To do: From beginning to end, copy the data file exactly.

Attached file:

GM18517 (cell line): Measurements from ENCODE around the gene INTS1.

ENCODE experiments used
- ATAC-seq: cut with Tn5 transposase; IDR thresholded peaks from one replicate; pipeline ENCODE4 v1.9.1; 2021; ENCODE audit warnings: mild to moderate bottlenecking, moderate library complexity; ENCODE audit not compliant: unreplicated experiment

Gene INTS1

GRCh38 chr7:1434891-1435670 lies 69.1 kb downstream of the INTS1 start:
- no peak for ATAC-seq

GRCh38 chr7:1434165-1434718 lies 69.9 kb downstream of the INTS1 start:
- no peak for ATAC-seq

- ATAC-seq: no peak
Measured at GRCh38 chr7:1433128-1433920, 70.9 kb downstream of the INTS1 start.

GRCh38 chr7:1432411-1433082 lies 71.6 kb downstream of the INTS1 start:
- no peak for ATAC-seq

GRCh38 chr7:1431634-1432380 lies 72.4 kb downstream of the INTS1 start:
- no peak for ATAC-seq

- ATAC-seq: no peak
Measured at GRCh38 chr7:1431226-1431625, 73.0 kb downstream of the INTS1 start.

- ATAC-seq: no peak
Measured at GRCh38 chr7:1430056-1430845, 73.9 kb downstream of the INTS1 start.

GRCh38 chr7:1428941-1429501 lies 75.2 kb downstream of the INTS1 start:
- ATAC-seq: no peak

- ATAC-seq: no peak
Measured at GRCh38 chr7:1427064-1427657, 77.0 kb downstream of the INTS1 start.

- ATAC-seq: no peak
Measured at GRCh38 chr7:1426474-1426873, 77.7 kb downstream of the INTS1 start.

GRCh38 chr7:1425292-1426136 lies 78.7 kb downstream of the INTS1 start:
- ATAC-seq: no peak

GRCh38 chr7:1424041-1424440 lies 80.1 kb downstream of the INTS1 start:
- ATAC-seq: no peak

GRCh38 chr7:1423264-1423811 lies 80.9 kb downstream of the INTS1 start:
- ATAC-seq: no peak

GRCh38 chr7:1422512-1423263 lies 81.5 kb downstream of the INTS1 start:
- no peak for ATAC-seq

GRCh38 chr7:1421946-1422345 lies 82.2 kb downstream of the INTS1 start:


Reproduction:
GM18517 (cell line): Measurements from ENCODE around the gene INTS1.

ENCODE experiments used
- ATAC-seq: cut with Tn5 transposase; IDR thresholded peaks from one replicate; pipeline ENCODE4 v1.9.1; 2021; ENCODE audit warnings: mild to moderate bottlenecking, moderate library complexity; ENCODE audit not compliant: unreplicated experiment

Gene INTS1

GRCh38 chr7:1434891-1435670 lies 69.1 kb downstream of the INTS1 start:
- no peak for ATAC-seq

GRCh38 chr7:1434165-1434718 lies 69.9 kb downstream of the INTS1 start:
- no peak for ATAC-seq

- ATAC-seq: no peak
Measured at GRCh38 chr7:1433128-1433920, 70.9 kb downstream of the INTS1 start.

GRCh38 chr7:1432411-1433082 lies 71.6 kb downstream of the INTS1 start:
- no peak for ATAC-seq

GRCh38 chr7:1431634-1432380 lies 72.4 kb downstream of the INTS1 start:
- no peak for ATAC-seq

- ATAC-seq: no peak
Measured at GRCh38 chr7:1431226-1431625, 73.0 kb downstream of the INTS1 start.

- ATAC-seq: no peak
Measured at GRCh38 chr7:1430056-1430845, 73.9 kb downstream of the INTS1 start.

GRCh38 chr7:1428941-1429501 lies 75.2 kb downstream of the INTS1 start:
- ATAC-seq: no peak

- ATAC-seq: no peak
Measured at GRCh38 chr7:1427064-1427657, 77.0 kb downstream of the INTS1 start.

- ATAC-seq: no peak
Measured at GRCh38 chr7:1426474-1426873, 77.7 kb downstream of the INTS1 start.

GRCh38 chr7:1425292-1426136 lies 78.7 kb downstream of the INTS1 start:
- ATAC-seq: no peak

GRCh38 chr7:1424041-1424440 lies 80.1 kb downstream of the INTS1 start:
- ATAC-seq: no peak

GRCh38 chr7:1423264-1423811 lies 80.9 kb downstream of the INTS1 start:
- ATAC-seq: no peak

GRCh38 chr7:1422512-1423263 lies 81.5 kb downstream of the INTS1 start:
- no peak for ATAC-seq

GRCh38 chr7:1421946-1422345 lies 82.2 kb downstream of the INTS1 start: